Q4 2023

Issue link:

Contents of this Issue


Page 9 of 79

overcome. They will continue to look for industry support systems and to worry about getting enough hours to qualify for health coverage. The widespread loss of employment also meant a reduction of the funding into the Motion Picture Industry Pension and Health Plans. This reduction in hours will have a big impact on the Plan income due to our reli- ance on projections we used during our last negotiations in 2021. Now we will need to overcome that shortfall in our own negotia- tions next year. Even amid all this hardship, many of our members regularly showed up on the picket lines, expressed support through social media, volunteered in food drives, and participated in fundraising to help those most financially impacted by the loss of employment. Why was this the case? It isn't just because of the resurgence of organized labor in this country, although that did help. Rather, I think it's because their fight is, in the end, our fight. While we have a lot of craft-specific issues we need to address in our negotiations, the broad issues that SAG-AFTRA and the WGA were fighting for are the same that many of our members are most passionate about: 1) Wage hikes to fight the inflation that has made it harder than ever to earn a de- cent, sustainable living. 2) New and enhanced residual models that recognize old residual schemes are just that — old. While SAG, WGA and DGA members receive residuals directly, our residuals are a large piece of the funding for our pension and health plans. 3) Reasonable rules about artif icial intelligence. AI represents a body of tools so new that most of them haven't been created yet. Those tools will change how some of our members perform certain tasks -- but we must do all we can to make sure AI doesn't change IF our members perform those tasks. We must continually and loudly re- mind everyone that these new technologies cannot replace the human element in the vital role our highly skilled members play to shape the creative vision of the directors, to bring the words of the writers to life, and to perfect the performances of the actors for screens big and small. That is why we all stood together in soli- darity during this dicult year. That is why we must ride this same wave into our IATSE negotiations next year. That is why we will continue to reciprocate and rely on our interunion solidarity. There is momentum now for us to achieve tangible changes for our members, and we must come in willing to fight and hold our ground. This will be our moment. It must be. ■ 10 C I N E M O N T A G E F R O M C A T H Y R E P O L A , N A T I O N A L E X E C U T I V E D I R E C T O R The fund was created to help members suering from financial hardships and to give support to programs that foster stability and resiliency. GIVE A GIFT TO THE LOCAL 700 HARDSHIP RELIEF FUND Go to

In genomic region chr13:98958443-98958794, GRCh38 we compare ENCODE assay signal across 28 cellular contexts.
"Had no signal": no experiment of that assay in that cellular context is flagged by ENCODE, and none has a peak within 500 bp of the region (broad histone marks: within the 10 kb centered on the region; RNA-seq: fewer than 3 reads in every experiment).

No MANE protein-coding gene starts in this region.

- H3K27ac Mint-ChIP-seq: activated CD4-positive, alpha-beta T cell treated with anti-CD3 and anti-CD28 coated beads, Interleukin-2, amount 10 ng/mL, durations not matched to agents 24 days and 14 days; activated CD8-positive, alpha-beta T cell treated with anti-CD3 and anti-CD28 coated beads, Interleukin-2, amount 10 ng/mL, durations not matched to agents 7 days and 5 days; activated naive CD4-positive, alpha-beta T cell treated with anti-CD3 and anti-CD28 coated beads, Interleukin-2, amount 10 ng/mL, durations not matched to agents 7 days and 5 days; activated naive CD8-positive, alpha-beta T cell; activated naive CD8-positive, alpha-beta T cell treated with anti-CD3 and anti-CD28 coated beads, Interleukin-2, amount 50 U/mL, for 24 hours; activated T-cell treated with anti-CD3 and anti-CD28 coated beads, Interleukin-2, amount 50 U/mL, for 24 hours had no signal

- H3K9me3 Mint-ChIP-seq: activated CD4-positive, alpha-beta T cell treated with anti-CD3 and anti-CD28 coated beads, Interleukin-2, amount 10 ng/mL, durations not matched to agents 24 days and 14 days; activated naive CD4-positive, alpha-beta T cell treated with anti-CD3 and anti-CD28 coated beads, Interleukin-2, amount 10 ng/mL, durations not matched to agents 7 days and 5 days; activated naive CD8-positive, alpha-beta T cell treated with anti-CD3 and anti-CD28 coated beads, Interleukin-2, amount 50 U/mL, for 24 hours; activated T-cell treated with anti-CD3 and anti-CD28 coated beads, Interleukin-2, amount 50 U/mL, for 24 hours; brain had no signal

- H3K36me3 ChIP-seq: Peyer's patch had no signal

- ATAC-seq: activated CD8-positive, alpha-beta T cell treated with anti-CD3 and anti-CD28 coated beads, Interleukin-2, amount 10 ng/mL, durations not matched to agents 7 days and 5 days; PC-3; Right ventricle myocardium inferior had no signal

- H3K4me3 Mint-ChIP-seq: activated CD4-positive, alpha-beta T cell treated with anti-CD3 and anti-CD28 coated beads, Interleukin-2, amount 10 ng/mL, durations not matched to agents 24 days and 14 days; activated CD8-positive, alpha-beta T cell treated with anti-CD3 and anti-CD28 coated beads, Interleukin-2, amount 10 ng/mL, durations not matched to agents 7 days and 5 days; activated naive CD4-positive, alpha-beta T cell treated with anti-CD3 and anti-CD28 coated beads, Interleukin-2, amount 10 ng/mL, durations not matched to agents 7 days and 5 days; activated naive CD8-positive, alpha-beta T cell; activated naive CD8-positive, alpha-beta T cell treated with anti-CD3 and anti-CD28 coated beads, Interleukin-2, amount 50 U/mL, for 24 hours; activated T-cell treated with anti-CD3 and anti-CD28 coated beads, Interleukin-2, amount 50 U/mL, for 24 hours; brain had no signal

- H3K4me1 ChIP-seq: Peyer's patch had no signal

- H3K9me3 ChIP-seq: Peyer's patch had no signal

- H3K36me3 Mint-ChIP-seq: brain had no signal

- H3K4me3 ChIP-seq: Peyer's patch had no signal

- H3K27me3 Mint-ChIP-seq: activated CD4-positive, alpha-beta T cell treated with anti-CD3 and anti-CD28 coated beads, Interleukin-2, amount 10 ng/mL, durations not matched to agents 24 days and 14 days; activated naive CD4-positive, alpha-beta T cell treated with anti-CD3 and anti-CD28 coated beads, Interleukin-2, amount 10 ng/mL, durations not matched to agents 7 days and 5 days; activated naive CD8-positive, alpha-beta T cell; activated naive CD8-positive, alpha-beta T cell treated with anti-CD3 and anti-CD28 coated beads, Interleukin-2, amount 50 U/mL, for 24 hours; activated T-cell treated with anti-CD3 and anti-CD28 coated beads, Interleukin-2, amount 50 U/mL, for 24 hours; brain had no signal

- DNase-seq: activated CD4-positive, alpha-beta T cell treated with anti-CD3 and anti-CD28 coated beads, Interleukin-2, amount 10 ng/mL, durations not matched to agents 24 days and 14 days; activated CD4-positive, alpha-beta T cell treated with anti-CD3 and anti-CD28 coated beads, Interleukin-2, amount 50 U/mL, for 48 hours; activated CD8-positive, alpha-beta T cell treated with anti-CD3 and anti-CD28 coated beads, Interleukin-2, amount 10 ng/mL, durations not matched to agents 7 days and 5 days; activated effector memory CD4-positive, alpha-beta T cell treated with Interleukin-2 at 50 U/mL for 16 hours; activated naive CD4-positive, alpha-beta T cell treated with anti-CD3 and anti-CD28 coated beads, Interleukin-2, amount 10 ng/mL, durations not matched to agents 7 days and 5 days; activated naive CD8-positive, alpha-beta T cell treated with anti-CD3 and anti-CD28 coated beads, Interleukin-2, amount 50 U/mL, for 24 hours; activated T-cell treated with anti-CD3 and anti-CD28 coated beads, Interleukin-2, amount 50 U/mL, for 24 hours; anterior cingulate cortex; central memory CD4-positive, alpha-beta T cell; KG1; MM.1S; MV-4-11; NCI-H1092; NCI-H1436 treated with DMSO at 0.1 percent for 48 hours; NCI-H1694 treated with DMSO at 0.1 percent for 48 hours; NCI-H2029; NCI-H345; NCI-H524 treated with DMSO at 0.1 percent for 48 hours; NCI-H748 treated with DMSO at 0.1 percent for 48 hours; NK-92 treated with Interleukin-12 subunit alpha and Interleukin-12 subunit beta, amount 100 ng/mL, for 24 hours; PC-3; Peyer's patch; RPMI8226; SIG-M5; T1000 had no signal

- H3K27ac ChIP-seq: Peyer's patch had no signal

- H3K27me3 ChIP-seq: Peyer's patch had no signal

Articles in this issue

Links on this page

Archives of this issue

view archives of CineMontage - Q4 2023